And next Sunday, I won’t be preaching at all. We have a guest preacher at Knaphill, my old friend John Hibberd. He will be following up a day conference we are having on Saturday by tackling the question of suffering.
But why not come to the day conference itself? Details are below. You can email me on the address given, and pay on the day.
This morning we start the series of sermons that accompanies our midweek course ‘Life On The Frontline’ that began on Wednesday. And I guess that to use such an image as a ‘frontline’ might need some justifying. If we use the word ‘frontline’ in ordinary speech, we might think of a war zone. And while it is true that Christian mission participates in a spiritual war, that conflict is not with human beings but with spiritual forces. We have no desire to be aggressive towards those who do not share our faith, and those models of evangelism that contain elements of that are styles that we place at a distance from our convictions.
But we do come to a frontline in the sense of a boundary or an interface. Our spiritual frontlines are the places where we connect with those who do not follow Jesus Christ. And that’s what we are exploring in the course and the sermon series.
So this morning’s first sermon has the title of ‘The Frontline Call’. And we get down to some basics about that call using this famous passage that is often called ‘The Great Commission’. Four questions, in fact, about the frontline call: who, where, what and how?
The first question, then, is who? That is, who receives the frontline call? Verse 16 tells us it is ‘the eleven disciples’.
Note those words very carefully: ‘the eleven disciples’. Eleven being one less than twelve, because Judas Iscariot has taken his own life. These were ‘the twelve’. This is the group that Jesus had designated as his apostles. There were twelve of them in order to designate the connection with the twelve tribes of Israel, but now they are reduced to eleven.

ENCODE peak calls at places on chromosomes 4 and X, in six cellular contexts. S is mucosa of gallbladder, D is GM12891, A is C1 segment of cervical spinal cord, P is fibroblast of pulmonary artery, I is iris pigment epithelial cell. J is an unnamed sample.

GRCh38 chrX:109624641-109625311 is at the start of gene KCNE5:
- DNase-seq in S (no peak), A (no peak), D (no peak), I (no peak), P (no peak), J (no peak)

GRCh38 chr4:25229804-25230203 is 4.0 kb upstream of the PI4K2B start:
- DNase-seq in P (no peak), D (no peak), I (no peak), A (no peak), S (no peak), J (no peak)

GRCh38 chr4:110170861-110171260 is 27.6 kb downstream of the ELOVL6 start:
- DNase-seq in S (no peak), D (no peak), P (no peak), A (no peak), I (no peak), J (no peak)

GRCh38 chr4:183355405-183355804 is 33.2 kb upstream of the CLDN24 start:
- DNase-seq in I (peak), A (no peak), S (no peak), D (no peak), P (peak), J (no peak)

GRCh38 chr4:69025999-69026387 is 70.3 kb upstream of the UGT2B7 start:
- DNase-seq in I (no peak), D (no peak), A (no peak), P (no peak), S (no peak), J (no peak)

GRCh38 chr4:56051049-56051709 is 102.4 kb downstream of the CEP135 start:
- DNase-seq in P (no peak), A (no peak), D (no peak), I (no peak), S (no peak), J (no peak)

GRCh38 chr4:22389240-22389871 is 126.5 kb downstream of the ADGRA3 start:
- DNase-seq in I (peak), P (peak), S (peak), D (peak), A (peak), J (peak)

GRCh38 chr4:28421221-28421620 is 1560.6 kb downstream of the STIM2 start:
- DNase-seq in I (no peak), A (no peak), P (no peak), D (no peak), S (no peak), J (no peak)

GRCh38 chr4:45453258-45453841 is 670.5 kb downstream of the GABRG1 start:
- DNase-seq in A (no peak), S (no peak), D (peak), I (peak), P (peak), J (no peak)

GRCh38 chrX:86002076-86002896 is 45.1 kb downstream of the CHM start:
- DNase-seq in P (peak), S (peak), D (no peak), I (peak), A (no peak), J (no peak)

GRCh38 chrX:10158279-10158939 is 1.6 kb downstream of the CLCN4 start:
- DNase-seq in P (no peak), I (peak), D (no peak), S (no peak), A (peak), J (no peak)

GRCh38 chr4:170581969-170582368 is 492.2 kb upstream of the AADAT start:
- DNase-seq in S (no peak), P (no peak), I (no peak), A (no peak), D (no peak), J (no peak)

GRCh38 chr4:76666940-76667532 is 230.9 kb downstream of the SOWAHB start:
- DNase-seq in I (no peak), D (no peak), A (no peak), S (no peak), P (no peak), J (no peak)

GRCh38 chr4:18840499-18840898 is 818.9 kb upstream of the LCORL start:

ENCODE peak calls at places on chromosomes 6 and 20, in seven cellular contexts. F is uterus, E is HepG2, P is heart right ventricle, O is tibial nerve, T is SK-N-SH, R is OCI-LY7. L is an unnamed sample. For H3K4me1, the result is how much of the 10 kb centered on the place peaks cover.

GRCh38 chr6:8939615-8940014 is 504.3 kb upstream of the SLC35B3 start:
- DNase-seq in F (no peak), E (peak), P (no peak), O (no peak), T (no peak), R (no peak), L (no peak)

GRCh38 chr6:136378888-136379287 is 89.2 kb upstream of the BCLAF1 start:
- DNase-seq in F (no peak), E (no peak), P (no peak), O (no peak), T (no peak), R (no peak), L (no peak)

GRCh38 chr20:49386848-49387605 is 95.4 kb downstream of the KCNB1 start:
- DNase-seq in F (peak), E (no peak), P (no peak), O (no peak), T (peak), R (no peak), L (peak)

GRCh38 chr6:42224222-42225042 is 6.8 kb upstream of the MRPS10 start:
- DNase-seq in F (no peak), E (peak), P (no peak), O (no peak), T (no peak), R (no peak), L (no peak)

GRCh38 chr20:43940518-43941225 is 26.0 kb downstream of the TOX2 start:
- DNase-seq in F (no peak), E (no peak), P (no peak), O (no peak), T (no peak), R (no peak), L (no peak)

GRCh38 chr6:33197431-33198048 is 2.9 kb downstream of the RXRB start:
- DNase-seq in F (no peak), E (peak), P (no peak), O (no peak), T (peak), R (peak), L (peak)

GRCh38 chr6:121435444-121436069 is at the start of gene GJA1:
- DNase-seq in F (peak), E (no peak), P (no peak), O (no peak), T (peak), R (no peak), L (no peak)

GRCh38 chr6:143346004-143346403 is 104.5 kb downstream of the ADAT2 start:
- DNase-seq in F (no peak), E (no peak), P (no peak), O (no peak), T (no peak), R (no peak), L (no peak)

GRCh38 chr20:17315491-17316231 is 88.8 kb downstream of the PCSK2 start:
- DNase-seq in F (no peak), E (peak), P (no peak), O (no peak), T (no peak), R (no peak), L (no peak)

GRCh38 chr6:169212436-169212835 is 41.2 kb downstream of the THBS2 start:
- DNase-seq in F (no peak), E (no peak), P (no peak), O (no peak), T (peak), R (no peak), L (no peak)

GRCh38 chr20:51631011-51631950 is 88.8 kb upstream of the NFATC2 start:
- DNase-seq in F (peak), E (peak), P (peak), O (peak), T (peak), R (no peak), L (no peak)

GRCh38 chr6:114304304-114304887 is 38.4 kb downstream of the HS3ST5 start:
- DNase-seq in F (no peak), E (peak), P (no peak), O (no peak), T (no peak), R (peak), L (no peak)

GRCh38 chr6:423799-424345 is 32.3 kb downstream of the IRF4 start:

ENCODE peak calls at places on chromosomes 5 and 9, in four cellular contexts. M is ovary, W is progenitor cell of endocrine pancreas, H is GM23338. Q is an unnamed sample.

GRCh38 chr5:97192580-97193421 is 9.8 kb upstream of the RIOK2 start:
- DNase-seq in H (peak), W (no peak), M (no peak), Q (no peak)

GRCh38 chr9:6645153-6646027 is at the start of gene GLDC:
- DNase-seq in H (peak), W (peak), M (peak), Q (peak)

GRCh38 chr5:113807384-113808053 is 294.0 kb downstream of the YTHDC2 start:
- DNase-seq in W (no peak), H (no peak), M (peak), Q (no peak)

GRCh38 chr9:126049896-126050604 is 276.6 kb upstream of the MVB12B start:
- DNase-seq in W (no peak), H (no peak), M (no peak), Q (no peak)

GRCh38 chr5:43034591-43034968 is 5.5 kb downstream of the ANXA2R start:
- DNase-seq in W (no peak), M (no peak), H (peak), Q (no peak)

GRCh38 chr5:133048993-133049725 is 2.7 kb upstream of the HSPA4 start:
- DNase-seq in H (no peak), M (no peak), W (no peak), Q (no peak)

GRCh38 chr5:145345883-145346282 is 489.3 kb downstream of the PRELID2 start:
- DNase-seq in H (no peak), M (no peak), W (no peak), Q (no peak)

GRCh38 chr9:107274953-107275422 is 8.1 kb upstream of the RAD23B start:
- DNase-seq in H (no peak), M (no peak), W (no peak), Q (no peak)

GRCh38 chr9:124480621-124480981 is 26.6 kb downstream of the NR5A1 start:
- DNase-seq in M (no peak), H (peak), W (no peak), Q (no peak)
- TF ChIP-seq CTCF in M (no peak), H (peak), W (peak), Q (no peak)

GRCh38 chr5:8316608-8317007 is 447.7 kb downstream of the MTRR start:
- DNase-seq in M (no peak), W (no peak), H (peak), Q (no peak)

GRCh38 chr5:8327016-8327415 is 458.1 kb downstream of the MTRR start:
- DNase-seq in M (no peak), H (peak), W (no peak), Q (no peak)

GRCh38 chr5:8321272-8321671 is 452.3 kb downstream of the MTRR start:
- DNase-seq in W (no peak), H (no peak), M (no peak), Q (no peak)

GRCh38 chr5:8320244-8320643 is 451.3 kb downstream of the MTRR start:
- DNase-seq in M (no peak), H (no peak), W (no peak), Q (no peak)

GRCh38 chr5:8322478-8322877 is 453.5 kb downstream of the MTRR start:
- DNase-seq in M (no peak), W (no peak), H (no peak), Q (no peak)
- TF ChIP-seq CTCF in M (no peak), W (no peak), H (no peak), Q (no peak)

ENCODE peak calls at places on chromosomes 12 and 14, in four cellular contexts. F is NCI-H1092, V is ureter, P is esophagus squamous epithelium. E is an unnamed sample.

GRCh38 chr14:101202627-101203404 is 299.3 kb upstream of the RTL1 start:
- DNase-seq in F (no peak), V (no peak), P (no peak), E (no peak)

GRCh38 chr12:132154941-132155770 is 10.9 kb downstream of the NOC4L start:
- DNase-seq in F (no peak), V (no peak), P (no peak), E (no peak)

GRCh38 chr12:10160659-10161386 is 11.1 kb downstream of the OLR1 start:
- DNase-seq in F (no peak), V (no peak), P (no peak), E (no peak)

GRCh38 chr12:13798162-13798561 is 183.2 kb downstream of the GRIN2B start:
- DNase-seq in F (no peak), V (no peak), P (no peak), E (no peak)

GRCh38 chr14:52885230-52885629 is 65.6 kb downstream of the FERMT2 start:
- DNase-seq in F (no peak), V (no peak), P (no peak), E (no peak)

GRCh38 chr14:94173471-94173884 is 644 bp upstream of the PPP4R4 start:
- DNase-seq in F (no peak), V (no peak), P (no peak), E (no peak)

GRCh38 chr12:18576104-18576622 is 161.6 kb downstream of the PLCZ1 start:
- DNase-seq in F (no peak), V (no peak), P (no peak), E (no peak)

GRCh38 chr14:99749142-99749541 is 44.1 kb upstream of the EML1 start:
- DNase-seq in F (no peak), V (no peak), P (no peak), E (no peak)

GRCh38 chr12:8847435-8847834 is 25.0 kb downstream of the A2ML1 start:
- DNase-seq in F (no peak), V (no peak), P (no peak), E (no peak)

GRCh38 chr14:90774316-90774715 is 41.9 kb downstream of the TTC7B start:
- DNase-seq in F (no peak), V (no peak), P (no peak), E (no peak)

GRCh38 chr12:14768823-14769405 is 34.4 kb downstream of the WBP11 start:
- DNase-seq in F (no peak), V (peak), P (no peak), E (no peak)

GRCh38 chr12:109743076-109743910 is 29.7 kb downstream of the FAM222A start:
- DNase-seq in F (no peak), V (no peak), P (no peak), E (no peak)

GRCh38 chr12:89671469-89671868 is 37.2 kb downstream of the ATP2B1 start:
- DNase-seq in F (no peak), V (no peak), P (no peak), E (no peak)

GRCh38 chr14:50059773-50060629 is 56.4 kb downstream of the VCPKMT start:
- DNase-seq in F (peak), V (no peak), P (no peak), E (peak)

And they’re not even called ‘apostles’ here. They are simply ‘disciples’. They don’t come here with special status, but as representatives of all Jesus’ followers. Disciples, not merely apostles, receive the frontline call.
Therefore the call echoes down the centuries to you and me as Jesus’ disciples today. Disciples are the ones who learn from the master, and that’s us. We have so much more to absorb about the way of Jesus. The Greek word for disciple – as I said on Wednesday night – may be paraphrased as ‘apprentice’. We are learning the trade. We are not master craftsmen.
In short, the frontline call, in coming to disciples, comes to a group of people who don’t have it all together. We do not have the spiritual life sussed, we just know that Jesus is the way to go, and we are imperfect followers of his Way.